Dr. Vaitheeswaran ended with a statement that the current situation we are facing is a "small teaser" to the prevailing notion that this crises will only accelerate previous trends of tech innovation and innovative ways for companies to reorganize regionally.

About the panelists:

VIJAY VAITHEESWARAN is an award-winning senior correspondent, he opened the magazine’s Shanghai bureau in 2012 and served as China business editor & bureau chief until mid-2017. He also serves as chairman of The Economist Innovation Summit, a provocative series of global conferences on innovation. He joined the editorial staff in 1992 as its London-based Latin America correspondent, and opened the magazine’s first regional bureau in Mexico City. From 1998 to 2006, he covered the politics, economics, business and technology of energy and the environment. From 2007 to 2011 his portfolio encompassed innovation, global health, pharmaceuticals and biotechnology.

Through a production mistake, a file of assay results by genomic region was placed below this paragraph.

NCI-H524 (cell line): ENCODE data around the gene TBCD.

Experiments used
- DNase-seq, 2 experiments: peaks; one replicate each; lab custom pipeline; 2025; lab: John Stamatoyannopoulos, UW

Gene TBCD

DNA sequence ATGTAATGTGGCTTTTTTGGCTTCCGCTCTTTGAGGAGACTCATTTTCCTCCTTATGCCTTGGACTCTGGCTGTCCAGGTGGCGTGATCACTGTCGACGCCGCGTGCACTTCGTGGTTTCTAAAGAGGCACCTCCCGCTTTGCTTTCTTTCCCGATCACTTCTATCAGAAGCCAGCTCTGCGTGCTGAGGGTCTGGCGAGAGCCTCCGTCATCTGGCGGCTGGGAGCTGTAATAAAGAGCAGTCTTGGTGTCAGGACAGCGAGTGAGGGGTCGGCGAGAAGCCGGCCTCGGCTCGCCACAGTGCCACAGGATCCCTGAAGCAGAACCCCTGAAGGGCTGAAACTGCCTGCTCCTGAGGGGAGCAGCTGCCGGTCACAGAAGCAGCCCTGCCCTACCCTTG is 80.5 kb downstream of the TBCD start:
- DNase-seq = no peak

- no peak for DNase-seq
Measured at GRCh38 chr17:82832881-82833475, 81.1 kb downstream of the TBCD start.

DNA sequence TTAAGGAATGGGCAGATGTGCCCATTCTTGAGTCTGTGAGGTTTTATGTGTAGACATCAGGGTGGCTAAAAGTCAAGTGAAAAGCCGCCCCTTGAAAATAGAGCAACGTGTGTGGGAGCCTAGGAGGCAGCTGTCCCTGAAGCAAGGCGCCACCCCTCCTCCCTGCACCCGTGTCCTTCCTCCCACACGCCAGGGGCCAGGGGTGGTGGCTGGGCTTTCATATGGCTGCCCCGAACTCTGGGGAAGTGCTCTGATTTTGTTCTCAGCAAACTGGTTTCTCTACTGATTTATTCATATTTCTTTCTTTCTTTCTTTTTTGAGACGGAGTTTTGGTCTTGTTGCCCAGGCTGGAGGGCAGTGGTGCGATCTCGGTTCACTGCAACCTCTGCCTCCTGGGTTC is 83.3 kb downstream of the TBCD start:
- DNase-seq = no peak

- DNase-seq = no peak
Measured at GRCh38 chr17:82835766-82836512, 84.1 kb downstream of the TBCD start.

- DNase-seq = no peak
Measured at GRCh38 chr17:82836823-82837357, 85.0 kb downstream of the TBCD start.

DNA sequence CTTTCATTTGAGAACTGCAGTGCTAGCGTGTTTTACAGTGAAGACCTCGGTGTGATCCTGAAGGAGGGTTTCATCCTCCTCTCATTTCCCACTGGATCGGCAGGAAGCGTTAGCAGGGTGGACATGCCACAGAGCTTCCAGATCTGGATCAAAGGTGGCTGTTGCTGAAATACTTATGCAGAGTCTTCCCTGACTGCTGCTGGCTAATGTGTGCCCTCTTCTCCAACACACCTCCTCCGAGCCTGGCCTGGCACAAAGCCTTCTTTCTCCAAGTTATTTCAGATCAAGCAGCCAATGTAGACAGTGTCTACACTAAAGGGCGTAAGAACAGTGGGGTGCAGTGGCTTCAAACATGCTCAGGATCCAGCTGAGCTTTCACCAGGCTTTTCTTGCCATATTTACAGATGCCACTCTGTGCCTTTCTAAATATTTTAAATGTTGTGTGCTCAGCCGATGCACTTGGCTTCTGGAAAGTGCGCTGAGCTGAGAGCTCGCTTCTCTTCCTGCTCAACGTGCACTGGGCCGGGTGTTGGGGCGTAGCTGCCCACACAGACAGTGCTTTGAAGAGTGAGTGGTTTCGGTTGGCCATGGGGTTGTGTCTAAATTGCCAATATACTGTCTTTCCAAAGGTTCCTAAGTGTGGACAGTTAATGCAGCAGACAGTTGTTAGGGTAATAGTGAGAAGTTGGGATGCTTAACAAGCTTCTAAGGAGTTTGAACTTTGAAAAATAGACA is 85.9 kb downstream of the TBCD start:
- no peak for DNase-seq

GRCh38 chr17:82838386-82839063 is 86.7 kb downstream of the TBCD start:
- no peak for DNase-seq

His latest book, published by Harper Collins, is Need, Speed and Greed: How the New Rules of Innovation Can Transform Businesses, Propel Nations to Greatness, and Tame the World’s Most Wicked Problems. Amazon named it a Book of the Month and Kirkus Reviews called it “the perfect primer for the postindustrial age.” In reviewing the book, the Financial Times declared that “Vaitheeswaran is a writer to whom it is worth paying attention.” It has been translated into Chinese and several other languages. His second book, ZOOM: The Global Race to Fuel the Car of the Future, co-authored with Iain Carson, was named a Book of the Year by the Financial Times.